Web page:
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Can Indian SSIs Flourish In A SAAS World
There is clearly scope for SSI startups to have a separate identity and get encouragement from the government and industry
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Gartner predicts that by the end of 2023, the SaaS market will reach USD $208 billion in revenue. Add to that, other services like Application Infrastructure as a Service (PaaS), System Infrastructure as a Service (IaaS) and Cloud Management and Security Services, the number goes up close to a staggering USD 600 billion.”
Source: Gartner, April 2022.
Covid was a wake-up call to those who were slower in their decisions around adopting digital tools and techniques. It was probably even a better catalyst than most of the engaged boards and CIOs / CDOs. Yet there have been issues from the past where the question of viability and utility of Software System Integration (SSI) is still being debated. Globally, and in India, businesses have started adopting Software as a Service (SaaS) in a big way. It has reshaped the way IT teams were designed into the organisation structure. This is where the debate of the importance of Software System Integration comes in.
There is no doubt that the exponential growth in SaaS adoption will be at the expense of System Integration / Professional Services companies because the shift from monolithic application systems to ready-to-use SaaS products/platforms is irreversible. It not only offers cash flow flexibility but also allows for the businesses to focus on their core competence and not be constrained to build an IT organisation that they can barely manage or afford.
That said, deploying an enterprise SaaS product is not as easy as it seems. It is not configure and plug and play, even if it may be sold as such. There are legacy systems to be integrated, data to be accessed or migrated and security to be managed. Especially these days, with data privacy being an imperative, customers are worried about critical business information not being in their control. Hence, a transparent policy on IP ownership versus data ownership is needed. Another issue is the location of the data, especially the fallback centres, more so in the Indian context.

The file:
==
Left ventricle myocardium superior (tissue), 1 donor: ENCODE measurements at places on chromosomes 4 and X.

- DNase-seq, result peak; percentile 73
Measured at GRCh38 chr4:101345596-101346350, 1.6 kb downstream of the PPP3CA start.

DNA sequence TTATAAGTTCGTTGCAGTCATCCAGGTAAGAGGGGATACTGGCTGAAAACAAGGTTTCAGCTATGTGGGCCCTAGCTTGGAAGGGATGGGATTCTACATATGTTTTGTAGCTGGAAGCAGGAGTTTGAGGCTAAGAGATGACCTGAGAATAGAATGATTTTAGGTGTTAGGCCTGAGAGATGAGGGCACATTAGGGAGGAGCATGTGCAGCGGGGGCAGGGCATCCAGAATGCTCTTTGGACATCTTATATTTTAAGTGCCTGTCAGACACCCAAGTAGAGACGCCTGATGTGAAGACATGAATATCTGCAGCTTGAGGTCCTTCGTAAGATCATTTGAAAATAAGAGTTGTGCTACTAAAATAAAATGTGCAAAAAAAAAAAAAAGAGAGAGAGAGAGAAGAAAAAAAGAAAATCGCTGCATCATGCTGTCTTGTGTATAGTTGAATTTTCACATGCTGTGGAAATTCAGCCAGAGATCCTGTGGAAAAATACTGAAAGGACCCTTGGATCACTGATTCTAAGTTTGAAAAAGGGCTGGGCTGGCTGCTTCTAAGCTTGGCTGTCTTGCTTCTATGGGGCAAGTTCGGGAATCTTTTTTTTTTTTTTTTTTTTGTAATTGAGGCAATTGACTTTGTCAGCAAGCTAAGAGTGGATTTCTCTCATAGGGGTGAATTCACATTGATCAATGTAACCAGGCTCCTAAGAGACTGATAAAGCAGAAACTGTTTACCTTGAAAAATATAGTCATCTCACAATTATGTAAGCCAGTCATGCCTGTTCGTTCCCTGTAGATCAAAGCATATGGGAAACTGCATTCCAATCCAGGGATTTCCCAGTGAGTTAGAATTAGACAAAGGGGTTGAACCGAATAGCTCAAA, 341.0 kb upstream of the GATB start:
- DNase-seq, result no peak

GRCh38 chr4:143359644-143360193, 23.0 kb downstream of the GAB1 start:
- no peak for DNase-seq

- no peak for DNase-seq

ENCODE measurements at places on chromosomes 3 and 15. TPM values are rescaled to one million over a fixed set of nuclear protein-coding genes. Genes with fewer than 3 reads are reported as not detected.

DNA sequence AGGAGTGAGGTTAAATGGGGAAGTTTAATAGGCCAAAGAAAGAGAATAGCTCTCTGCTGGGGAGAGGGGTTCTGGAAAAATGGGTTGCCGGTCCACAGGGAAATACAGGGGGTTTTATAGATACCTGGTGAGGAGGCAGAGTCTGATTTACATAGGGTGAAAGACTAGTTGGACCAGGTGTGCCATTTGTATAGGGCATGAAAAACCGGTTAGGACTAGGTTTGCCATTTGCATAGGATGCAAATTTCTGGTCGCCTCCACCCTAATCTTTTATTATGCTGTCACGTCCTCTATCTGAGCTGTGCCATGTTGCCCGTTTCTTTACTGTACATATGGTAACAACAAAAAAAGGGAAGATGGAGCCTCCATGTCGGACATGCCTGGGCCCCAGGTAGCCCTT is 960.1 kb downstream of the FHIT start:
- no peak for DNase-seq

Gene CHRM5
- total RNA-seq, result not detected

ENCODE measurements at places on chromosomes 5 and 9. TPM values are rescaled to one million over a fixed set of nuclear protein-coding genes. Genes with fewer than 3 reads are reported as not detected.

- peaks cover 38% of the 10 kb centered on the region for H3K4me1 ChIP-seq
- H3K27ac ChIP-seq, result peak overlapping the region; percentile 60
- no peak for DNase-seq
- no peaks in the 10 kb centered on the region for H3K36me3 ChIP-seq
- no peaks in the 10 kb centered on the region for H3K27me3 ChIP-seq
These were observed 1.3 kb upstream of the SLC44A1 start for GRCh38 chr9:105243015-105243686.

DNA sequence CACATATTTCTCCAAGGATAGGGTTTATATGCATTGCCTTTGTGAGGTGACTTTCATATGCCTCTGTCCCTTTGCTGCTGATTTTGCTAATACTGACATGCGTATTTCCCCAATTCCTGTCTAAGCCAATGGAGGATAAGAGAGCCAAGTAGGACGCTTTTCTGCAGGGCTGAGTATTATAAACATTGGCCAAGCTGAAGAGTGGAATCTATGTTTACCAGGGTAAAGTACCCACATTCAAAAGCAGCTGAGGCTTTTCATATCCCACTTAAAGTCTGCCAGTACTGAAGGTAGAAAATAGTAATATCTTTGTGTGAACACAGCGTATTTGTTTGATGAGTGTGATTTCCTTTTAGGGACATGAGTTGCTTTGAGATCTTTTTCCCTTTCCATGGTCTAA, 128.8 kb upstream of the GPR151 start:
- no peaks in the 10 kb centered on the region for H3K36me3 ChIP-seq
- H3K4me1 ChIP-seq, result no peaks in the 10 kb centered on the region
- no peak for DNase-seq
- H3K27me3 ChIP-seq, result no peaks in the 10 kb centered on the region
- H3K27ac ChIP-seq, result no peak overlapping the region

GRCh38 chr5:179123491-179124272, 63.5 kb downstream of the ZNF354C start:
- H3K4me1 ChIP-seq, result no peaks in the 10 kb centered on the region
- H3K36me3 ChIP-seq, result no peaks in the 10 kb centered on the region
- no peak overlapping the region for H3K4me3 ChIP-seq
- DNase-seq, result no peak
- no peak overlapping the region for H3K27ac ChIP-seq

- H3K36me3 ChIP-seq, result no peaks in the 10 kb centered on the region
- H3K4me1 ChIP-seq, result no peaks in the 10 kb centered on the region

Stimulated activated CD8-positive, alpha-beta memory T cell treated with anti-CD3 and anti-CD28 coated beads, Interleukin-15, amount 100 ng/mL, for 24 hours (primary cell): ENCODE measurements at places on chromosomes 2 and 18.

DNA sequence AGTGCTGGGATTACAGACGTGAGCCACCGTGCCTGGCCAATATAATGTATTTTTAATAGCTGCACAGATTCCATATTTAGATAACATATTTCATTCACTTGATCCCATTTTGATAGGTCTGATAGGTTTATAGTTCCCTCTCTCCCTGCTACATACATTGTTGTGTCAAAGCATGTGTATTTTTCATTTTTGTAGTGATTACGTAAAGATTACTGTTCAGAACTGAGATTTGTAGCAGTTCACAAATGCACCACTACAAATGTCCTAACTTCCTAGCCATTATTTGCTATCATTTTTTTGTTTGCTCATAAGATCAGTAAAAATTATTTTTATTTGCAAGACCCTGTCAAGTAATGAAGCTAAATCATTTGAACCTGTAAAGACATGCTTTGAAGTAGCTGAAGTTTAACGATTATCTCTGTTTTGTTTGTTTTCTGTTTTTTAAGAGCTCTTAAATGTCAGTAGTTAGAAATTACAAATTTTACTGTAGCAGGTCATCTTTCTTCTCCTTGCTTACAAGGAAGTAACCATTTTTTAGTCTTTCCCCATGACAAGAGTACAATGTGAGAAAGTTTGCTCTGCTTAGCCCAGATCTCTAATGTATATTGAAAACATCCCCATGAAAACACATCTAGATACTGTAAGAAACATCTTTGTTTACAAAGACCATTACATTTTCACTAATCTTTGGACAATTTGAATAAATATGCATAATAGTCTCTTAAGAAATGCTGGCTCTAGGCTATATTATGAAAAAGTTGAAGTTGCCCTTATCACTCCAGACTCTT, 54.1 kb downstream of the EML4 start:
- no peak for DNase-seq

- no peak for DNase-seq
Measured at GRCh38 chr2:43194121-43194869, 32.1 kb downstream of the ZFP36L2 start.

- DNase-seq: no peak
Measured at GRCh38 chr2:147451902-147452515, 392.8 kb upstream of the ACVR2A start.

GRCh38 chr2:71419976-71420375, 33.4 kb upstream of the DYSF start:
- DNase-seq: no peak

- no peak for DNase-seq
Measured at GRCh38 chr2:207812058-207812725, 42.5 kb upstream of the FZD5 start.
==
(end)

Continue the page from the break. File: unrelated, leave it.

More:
If the client is in the financial services business, the complexity increases to another level. To give an example, a bank has sensitive data of its customer with a loan, whether it is an individual or an institution. The question that then arises is: what does the bank do with this information? How long is the data retained after repayment? Is it used to push other products or worse, shared with outsiders? This is just one example of how complex it can become. In addition to that, there are specific requirements of the customer that need to be built on top through available add-ons or customisation.
Unless it is a very simple process, most SaaS products require partners who must understand the customer’s requirements, design the architecture and then implement it. In such cases, there also might be a need for complex workflows to be understood and managed. While it may be possible for a company to do all this on its own, hiring a professional services provider will definitely give them an edge in being faster to market.
With evolving technology and the advent of the digital age, the imperative is to address the real-time resolution requests across the value chain. Velocity and volume of incoming and outgoing events coupled with intense business competition have acted as a strong lever for businesses to start considering vertical automation within organisations with a business outcome and business function combination driving automation. The expectation from a SaaS product is not only quick implementation and cost-effectiveness but also ease of use. Its cloud-native design makes it easy to scale without the hassles of high-cost infrastructure and maintenance needs.